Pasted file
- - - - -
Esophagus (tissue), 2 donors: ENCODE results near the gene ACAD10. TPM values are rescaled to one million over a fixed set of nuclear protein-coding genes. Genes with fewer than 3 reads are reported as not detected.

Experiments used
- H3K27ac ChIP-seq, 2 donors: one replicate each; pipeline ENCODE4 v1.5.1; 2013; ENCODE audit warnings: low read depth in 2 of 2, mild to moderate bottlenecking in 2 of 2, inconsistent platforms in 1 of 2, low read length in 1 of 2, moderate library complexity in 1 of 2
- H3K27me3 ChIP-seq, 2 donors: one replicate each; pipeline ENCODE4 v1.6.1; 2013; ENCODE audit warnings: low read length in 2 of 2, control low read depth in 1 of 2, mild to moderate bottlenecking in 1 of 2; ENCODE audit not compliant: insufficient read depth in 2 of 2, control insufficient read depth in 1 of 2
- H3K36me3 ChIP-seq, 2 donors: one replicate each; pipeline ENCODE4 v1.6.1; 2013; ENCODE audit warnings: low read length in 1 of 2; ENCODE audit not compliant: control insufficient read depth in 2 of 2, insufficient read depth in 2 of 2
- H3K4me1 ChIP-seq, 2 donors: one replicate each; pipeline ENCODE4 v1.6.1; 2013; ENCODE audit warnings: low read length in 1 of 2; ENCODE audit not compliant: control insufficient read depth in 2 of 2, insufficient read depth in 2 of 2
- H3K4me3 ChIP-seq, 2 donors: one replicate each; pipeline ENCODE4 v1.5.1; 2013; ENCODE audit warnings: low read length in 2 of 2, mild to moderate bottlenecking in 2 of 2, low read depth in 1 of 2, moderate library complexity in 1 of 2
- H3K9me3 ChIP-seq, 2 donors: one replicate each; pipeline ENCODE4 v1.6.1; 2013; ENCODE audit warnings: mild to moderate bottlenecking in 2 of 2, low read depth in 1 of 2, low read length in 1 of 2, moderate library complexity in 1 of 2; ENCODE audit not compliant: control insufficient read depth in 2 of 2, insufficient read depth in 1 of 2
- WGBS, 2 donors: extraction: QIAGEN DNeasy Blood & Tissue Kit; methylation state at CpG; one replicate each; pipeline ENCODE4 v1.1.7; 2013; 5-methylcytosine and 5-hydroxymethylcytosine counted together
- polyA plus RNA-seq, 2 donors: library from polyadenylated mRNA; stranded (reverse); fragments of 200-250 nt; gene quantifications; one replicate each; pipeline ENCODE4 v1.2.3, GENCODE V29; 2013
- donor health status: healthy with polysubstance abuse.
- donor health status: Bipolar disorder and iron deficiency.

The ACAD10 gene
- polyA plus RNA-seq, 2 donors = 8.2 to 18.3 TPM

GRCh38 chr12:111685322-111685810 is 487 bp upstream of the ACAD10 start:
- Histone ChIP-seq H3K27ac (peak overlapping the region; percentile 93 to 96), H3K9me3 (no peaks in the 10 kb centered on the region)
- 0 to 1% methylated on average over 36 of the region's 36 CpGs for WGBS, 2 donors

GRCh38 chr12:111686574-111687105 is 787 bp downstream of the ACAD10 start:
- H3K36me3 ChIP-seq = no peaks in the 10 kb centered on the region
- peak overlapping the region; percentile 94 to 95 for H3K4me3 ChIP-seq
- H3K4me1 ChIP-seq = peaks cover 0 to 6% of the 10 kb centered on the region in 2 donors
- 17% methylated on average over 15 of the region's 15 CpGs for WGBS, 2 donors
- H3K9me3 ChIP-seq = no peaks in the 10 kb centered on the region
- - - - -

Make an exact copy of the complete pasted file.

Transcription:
Esophagus (tissue), 2 donors: ENCODE results near the gene ACAD10. TPM values are rescaled to one million over a fixed set of nuclear protein-coding genes. Genes with fewer than 3 reads are reported as not detected.

Experiments used
- H3K27ac ChIP-seq, 2 donors: one replicate each; pipeline ENCODE4 v1.5.1; 2013; ENCODE audit warnings: low read depth in 2 of 2, mild to moderate bottlenecking in 2 of 2, inconsistent platforms in 1 of 2, low read length in 1 of 2, moderate library complexity in 1 of 2
- H3K27me3 ChIP-seq, 2 donors: one replicate each; pipeline ENCODE4 v1.6.1; 2013; ENCODE audit warnings: low read length in 2 of 2, control low read depth in 1 of 2, mild to moderate bottlenecking in 1 of 2; ENCODE audit not compliant: insufficient read depth in 2 of 2, control insufficient read depth in 1 of 2
- H3K36me3 ChIP-seq, 2 donors: one replicate each; pipeline ENCODE4 v1.6.1; 2013; ENCODE audit warnings: low read length in 1 of 2; ENCODE audit not compliant: control insufficient read depth in 2 of 2, insufficient read depth in 2 of 2
- H3K4me1 ChIP-seq, 2 donors: one replicate each; pipeline ENCODE4 v1.6.1; 2013; ENCODE audit warnings: low read length in 1 of 2; ENCODE audit not compliant: control insufficient read depth in 2 of 2, insufficient read depth in 2 of 2
- H3K4me3 ChIP-seq, 2 donors: one replicate each; pipeline ENCODE4 v1.5.1; 2013; ENCODE audit warnings: low read length in 2 of 2, mild to moderate bottlenecking in 2 of 2, low read depth in 1 of 2, moderate library complexity in 1 of 2
- H3K9me3 ChIP-seq, 2 donors: one replicate each; pipeline ENCODE4 v1.6.1; 2013; ENCODE audit warnings: mild to moderate bottlenecking in 2 of 2, low read depth in 1 of 2, low read length in 1 of 2, moderate library complexity in 1 of 2; ENCODE audit not compliant: control insufficient read depth in 2 of 2, insufficient read depth in 1 of 2
- WGBS, 2 donors: extraction: QIAGEN DNeasy Blood & Tissue Kit; methylation state at CpG; one replicate each; pipeline ENCODE4 v1.1.7; 2013; 5-methylcytosine and 5-hydroxymethylcytosine counted together
- polyA plus RNA-seq, 2 donors: library from polyadenylated mRNA; stranded (reverse); fragments of 200-250 nt; gene quantifications; one replicate each; pipeline ENCODE4 v1.2.3, GENCODE V29; 2013
- donor health status: healthy with polysubstance abuse.
- donor health status: Bipolar disorder and iron deficiency.

The ACAD10 gene
- polyA plus RNA-seq, 2 donors = 8.2 to 18.3 TPM

GRCh38 chr12:111685322-111685810 is 487 bp upstream of the ACAD10 start:
- Histone ChIP-seq H3K27ac (peak overlapping the region; percentile 93 to 96), H3K9me3 (no peaks in the 10 kb centered on the region)
- 0 to 1% methylated on average over 36 of the region's 36 CpGs for WGBS, 2 donors

GRCh38 chr12:111686574-111687105 is 787 bp downstream of the ACAD10 start:
- H3K36me3 ChIP-seq = no peaks in the 10 kb centered on the region
- peak overlapping the region; percentile 94 to 95 for H3K4me3 ChIP-seq
- H3K4me1 ChIP-seq = peaks cover 0 to 6% of the 10 kb centered on the region in 2 donors
- 17% methylated on average over 15 of the region's 15 CpGs for WGBS, 2 donors
- H3K9me3 ChIP-seq = no peaks in the 10 kb centered on the region